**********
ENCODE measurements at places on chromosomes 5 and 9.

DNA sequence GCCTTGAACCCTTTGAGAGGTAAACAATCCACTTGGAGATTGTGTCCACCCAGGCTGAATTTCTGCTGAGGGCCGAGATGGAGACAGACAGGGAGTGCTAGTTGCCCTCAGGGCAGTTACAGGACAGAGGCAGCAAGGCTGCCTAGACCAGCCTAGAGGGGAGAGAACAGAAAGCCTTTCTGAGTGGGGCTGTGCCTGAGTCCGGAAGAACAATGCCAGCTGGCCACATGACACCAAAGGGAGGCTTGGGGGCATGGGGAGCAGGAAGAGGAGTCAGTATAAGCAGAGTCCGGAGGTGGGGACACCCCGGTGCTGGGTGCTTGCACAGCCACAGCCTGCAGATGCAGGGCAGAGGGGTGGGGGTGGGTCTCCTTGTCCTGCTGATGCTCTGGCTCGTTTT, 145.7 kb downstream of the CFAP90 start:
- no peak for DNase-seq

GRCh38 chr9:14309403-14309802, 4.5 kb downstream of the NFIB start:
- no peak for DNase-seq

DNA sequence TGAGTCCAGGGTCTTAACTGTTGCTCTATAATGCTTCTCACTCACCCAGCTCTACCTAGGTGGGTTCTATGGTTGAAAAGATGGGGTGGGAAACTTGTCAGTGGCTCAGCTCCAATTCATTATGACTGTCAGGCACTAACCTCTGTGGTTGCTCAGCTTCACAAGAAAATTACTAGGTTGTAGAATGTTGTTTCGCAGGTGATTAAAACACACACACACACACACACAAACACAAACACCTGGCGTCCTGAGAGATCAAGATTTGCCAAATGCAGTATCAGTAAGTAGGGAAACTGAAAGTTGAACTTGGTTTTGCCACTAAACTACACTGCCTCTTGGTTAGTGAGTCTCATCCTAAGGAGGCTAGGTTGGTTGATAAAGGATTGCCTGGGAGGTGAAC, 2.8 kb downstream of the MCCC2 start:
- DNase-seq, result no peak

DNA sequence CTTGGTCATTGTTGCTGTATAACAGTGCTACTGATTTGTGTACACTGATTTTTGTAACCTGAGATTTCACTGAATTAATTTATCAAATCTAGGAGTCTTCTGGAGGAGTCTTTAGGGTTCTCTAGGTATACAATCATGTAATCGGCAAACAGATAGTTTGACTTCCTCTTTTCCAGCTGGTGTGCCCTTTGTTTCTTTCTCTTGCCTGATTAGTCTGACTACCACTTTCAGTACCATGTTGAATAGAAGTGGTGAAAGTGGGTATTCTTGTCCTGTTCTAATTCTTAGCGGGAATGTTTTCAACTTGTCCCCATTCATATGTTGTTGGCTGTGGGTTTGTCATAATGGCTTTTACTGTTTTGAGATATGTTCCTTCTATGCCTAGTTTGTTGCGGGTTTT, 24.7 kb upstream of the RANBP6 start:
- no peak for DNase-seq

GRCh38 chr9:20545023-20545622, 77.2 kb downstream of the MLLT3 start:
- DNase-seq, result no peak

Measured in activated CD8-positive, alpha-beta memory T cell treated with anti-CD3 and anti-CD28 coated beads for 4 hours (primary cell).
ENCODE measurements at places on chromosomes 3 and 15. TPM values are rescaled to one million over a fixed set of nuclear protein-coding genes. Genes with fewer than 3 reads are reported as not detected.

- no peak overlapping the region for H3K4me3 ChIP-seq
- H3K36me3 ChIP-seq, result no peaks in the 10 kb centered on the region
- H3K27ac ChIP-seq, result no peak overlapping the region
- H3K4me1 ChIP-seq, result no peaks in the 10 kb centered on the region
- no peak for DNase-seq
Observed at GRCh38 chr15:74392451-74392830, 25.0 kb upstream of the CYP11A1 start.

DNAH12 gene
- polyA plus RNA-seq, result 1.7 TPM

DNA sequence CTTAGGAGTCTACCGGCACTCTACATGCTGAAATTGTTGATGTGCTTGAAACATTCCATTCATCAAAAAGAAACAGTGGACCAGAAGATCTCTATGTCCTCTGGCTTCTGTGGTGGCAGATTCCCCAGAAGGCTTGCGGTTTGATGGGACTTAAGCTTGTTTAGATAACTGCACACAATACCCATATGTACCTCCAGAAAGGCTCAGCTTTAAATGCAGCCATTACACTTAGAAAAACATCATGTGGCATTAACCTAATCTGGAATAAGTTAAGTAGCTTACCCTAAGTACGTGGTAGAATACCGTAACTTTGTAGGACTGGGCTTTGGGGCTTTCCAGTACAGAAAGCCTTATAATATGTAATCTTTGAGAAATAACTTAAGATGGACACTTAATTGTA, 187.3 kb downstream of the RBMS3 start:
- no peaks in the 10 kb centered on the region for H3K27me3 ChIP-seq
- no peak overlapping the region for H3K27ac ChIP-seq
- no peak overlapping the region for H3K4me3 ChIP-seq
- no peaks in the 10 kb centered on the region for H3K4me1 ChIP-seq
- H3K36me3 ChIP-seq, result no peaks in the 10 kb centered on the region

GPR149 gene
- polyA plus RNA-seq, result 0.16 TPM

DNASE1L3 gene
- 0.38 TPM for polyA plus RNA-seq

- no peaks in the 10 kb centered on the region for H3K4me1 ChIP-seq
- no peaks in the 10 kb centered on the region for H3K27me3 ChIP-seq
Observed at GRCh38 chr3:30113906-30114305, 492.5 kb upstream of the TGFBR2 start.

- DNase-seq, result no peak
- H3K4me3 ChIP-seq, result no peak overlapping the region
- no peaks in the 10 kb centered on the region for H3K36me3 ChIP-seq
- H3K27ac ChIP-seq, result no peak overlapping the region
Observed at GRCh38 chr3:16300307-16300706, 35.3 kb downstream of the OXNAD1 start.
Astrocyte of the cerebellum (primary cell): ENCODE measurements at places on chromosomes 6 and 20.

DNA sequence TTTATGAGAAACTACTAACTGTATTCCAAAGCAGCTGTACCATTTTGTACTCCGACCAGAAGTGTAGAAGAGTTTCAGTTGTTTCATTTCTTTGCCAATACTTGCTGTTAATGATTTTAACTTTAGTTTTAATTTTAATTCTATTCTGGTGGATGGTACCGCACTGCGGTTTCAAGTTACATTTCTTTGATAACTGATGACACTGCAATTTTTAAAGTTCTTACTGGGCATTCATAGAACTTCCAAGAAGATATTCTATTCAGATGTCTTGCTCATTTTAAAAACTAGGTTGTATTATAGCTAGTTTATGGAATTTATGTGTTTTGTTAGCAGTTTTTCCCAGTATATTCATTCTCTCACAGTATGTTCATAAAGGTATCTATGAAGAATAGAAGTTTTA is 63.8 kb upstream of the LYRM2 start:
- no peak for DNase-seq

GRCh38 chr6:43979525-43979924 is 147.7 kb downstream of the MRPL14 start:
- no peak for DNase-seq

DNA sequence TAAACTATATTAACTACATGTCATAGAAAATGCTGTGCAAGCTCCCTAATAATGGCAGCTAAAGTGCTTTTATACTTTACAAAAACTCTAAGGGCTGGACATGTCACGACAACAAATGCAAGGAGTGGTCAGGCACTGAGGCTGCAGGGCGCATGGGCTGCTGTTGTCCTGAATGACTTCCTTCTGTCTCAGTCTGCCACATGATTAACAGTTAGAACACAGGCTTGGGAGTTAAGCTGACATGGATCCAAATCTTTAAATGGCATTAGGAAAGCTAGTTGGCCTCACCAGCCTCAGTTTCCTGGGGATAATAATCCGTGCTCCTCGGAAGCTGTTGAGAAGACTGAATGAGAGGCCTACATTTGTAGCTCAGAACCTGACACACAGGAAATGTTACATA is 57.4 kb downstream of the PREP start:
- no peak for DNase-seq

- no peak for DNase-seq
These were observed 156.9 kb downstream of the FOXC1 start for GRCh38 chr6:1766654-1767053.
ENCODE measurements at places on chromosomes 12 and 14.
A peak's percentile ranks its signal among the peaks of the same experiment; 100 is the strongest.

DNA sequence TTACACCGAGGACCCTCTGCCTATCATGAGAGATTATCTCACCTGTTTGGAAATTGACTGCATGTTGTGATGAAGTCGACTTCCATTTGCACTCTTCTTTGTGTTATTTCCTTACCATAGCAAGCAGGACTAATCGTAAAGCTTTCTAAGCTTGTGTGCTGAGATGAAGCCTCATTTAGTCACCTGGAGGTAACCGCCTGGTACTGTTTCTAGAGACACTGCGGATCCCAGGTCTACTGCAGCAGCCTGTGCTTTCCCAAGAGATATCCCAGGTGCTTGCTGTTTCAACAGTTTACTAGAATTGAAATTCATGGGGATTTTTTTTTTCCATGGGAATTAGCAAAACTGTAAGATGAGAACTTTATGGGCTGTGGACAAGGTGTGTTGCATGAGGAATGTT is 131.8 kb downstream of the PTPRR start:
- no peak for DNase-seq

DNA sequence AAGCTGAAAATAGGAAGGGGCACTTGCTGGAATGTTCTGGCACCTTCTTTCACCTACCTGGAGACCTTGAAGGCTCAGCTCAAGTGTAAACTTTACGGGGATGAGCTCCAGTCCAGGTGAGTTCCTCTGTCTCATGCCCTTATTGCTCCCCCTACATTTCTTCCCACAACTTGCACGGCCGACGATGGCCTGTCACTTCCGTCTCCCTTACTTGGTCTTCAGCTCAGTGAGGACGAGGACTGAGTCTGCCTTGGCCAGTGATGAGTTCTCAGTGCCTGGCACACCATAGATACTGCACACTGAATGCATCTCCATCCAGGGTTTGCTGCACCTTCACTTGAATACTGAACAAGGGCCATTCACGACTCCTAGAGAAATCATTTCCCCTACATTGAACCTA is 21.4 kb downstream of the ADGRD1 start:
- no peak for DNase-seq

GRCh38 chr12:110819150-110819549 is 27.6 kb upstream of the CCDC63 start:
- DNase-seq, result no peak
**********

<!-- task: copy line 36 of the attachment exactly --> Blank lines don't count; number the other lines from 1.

- H3K4me3 ChIP-seq, result no peak overlapping the region